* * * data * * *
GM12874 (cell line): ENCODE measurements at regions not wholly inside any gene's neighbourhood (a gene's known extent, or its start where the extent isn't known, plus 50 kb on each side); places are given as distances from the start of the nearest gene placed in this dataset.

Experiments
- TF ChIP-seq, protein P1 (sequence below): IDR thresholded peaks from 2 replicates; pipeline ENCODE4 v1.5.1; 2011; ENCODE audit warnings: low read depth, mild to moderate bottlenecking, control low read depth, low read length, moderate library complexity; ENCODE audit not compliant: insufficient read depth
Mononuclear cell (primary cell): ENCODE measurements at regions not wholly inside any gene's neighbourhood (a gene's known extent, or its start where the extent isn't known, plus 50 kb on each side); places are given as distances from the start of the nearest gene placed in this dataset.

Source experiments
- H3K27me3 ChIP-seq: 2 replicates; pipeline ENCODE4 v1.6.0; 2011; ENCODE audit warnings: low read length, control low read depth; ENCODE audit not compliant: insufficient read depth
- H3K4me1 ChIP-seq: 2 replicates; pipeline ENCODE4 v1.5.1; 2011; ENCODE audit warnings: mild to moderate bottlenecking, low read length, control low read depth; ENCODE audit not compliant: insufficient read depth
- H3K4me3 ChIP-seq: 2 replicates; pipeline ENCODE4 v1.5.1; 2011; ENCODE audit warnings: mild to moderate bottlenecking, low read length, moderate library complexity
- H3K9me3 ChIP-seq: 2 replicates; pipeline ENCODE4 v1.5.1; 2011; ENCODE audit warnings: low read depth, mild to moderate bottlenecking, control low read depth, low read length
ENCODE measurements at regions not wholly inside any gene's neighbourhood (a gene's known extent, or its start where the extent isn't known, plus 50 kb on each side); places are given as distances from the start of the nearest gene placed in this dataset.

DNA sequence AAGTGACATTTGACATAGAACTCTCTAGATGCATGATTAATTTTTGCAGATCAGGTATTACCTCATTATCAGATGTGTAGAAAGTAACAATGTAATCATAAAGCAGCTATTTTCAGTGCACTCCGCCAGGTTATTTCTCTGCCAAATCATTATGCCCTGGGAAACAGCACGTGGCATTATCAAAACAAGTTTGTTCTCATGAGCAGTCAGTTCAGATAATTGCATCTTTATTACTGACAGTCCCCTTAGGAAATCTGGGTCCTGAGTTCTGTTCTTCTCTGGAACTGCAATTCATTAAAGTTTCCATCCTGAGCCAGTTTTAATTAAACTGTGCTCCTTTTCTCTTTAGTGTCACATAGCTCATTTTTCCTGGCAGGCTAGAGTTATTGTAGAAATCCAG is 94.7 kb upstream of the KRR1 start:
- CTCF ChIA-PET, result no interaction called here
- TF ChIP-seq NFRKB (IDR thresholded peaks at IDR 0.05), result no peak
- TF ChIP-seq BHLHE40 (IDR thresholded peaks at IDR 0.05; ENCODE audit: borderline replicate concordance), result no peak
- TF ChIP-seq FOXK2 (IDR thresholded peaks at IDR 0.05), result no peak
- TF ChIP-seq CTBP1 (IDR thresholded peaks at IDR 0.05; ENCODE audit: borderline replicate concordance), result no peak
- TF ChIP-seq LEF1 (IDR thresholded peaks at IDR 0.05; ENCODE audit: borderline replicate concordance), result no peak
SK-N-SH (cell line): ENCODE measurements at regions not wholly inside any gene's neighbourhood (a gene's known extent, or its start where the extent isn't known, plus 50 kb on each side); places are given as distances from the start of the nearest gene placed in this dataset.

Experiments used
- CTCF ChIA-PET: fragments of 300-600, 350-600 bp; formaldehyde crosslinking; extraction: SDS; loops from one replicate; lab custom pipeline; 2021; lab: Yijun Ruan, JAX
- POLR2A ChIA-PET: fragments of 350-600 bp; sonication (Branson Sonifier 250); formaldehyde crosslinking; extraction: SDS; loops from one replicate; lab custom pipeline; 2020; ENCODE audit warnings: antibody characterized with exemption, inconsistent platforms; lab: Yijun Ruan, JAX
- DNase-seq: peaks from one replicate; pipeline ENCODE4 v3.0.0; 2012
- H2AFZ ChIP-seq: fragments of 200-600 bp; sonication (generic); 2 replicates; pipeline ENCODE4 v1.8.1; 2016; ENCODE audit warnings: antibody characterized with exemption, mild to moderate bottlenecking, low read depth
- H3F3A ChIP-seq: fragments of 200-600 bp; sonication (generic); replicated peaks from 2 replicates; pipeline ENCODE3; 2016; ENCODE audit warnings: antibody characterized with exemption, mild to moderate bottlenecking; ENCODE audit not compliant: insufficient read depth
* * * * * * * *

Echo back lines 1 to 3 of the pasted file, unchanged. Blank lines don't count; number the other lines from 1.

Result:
GM12874 (cell line): ENCODE measurements at regions not wholly inside any gene's neighbourhood (a gene's known extent, or its start where the extent isn't known, plus 50 kb on each side); places are given as distances from the start of the nearest gene placed in this dataset.

Experiments
- TF ChIP-seq, protein P1 (sequence below): IDR thresholded peaks from 2 replicates; pipeline ENCODE4 v1.5.1; 2011; ENCODE audit warnings: low read depth, mild to moderate bottlenecking, control low read depth, low read length, moderate library complexity; ENCODE audit not compliant: insufficient read depth